Munich 2005 Robert Jorgensen



Since life puts great demands on my time I will start my impressions of HighEnd 2005 with what I perceived as personal highlights, showstoppers or whatever you want to call them. These are standout rooms and experiences that really makes trekking around shows like this for four days worth all the time and effort (sore feet included).


It just tickles me pink how Ralf Ballmann and his team manages to incorporate their experience in hard-core industrial developments, like the network analysis equipment which form the core of their original business, into audiophile equipment in such a way as to produce some the most interesting and superb sound systems I can think of.
Already last year I was bubbling over and this year there are more things to talk about.

Like quite a few other exhibitors they were fighting the acoustics of the cabins set up on the ground floor of the exhibition. While passing them several times in the first couple of days I was always on the way to somewhere or they were in the middle of talking to other people. That turned out to be my good luck. By the time I got around to them, the cabin (you can’t really call it a room) had been tuned in various ways and sounded pretty good.

All of the things we spoke about last year are still true and as exiting as ever. Two very interesting new products are available now though. One fits in as an integral part of the ‘behold’ chain i.e. it cannot exist outside it. The other could be a very interesting new part for someone adventurous, who still loves vinyl.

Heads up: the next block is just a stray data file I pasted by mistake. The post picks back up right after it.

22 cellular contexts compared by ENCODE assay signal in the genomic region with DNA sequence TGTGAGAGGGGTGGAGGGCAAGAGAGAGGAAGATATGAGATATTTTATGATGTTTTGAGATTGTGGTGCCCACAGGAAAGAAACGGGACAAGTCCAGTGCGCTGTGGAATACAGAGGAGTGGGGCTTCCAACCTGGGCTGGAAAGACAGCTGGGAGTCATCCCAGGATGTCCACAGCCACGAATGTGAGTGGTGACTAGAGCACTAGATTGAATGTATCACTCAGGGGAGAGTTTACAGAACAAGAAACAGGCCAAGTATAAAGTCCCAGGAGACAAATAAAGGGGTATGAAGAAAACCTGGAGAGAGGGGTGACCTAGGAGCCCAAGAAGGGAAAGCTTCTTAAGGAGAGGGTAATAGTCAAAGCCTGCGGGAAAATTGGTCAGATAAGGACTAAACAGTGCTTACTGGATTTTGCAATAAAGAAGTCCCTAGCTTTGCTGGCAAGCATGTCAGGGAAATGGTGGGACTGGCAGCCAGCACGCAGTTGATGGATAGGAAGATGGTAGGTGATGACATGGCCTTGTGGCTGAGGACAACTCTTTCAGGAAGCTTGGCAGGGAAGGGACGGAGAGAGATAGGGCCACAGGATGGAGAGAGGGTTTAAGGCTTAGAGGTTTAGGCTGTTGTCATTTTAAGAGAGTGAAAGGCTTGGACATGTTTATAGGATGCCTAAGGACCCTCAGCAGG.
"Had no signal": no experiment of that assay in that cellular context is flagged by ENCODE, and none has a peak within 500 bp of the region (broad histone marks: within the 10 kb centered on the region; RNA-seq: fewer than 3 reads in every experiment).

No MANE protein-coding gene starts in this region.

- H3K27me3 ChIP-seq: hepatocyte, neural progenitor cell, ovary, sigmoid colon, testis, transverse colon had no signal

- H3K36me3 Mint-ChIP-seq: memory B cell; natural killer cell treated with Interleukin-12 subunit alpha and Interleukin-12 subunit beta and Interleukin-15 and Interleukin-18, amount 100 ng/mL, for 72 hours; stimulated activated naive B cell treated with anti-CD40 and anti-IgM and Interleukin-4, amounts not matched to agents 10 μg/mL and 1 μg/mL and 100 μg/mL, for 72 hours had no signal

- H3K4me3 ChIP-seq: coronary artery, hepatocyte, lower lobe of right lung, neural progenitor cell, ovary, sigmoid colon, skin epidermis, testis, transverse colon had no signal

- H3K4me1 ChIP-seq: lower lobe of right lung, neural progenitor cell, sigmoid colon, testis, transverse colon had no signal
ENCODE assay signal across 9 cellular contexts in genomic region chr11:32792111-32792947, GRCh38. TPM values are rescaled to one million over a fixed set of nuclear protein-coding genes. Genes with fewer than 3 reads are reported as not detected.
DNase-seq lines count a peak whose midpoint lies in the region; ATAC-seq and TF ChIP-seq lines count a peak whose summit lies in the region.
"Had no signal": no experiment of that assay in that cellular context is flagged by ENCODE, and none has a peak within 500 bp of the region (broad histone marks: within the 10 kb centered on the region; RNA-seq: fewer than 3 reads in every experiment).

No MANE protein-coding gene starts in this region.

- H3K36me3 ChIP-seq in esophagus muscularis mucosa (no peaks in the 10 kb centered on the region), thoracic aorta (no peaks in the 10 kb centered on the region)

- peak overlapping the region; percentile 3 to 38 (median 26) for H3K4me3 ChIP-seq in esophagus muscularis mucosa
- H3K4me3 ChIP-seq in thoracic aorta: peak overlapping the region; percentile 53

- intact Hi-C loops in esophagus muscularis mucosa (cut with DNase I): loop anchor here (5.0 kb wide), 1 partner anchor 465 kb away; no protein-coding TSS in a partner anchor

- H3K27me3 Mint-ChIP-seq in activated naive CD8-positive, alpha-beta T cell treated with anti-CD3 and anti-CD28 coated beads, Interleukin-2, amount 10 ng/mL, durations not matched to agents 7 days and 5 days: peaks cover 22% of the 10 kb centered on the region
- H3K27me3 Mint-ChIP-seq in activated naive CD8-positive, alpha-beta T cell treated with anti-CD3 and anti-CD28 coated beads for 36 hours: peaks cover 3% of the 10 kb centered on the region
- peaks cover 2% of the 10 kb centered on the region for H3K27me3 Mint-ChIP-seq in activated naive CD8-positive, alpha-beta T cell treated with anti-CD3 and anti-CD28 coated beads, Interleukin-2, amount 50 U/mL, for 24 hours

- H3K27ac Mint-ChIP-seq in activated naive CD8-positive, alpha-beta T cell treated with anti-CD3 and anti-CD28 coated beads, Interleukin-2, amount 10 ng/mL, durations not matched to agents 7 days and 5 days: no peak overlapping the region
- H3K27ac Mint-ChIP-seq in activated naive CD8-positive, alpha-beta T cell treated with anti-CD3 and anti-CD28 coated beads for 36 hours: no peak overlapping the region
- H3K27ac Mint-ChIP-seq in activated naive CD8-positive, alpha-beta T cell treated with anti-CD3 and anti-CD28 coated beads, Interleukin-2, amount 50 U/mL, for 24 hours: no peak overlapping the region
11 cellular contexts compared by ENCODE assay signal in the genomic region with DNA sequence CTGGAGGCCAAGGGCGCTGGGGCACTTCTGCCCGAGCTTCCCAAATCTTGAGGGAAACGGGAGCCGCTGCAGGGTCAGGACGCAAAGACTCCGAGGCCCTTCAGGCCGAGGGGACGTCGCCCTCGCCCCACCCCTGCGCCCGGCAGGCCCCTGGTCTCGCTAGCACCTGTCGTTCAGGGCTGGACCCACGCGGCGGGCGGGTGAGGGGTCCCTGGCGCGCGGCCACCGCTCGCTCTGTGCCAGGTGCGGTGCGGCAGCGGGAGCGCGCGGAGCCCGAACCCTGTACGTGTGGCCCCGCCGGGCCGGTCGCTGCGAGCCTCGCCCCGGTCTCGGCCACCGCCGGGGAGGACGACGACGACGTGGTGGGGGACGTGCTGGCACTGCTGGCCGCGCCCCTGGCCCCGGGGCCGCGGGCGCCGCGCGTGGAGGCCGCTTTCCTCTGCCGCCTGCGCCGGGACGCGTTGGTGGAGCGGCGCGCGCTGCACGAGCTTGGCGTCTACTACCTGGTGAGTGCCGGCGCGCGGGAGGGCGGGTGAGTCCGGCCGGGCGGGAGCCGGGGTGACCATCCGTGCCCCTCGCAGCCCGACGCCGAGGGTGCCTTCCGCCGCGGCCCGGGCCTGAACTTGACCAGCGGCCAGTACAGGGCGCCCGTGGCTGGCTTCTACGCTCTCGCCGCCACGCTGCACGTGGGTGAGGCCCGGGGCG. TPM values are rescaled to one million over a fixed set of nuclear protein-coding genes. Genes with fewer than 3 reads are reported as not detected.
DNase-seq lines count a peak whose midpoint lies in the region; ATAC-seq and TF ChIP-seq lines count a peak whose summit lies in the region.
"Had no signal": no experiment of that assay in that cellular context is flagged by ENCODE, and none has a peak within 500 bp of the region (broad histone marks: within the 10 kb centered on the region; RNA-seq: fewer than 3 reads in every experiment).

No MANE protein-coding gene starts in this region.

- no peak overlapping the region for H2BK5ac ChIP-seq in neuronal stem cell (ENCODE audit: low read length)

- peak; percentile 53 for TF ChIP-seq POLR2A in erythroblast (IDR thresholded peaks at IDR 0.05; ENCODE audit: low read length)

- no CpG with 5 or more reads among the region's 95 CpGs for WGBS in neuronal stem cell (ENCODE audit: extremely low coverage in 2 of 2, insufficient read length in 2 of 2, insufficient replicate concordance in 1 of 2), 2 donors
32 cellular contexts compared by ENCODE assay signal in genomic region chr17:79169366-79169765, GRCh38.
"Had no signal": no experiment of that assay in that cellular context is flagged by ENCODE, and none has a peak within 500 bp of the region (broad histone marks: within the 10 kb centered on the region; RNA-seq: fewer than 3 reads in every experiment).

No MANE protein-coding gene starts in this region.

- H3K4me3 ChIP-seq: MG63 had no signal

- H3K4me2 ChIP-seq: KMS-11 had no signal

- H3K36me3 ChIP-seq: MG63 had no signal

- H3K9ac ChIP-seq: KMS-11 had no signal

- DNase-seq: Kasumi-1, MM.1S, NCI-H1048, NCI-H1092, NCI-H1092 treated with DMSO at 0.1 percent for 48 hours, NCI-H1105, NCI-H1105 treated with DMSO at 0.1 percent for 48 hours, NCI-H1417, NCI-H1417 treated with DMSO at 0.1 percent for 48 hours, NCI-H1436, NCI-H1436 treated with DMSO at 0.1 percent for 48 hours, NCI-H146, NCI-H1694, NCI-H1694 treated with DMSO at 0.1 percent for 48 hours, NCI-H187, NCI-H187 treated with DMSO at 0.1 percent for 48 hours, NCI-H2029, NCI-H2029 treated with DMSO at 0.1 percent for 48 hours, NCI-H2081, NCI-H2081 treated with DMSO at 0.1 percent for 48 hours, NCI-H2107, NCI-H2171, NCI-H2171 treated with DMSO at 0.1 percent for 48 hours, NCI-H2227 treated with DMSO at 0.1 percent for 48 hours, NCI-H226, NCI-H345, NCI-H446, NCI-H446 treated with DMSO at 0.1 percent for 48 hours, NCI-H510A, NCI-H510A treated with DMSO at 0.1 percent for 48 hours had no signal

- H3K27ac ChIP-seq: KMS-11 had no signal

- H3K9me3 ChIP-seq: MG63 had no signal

Let’s start with the CD player. It is a CD drive (and nothing but a CD drive) mounted in a CNC-routed 17 Kg block of Aluminium. Talk about mass and stability. The space to mount the drive has been routed out and a faceplate and sides are added. All processing and control is done on the CDP768 controller, which resides in the APU768 control unit. This extremely conveniently gets rid off all the compromises associated with the SP/DIF interface normally used between a drive and whatever device is processing its signals. It should be possible to get jitter really down and you can use the very secure transport build into the behold system with its low impedance professional interface, since the CDP768 not only controls the CD drive but also converts the standard PCM 44.1 kHz/16bit to the behold 768 kHz/24 bit format. Who says CD is dead?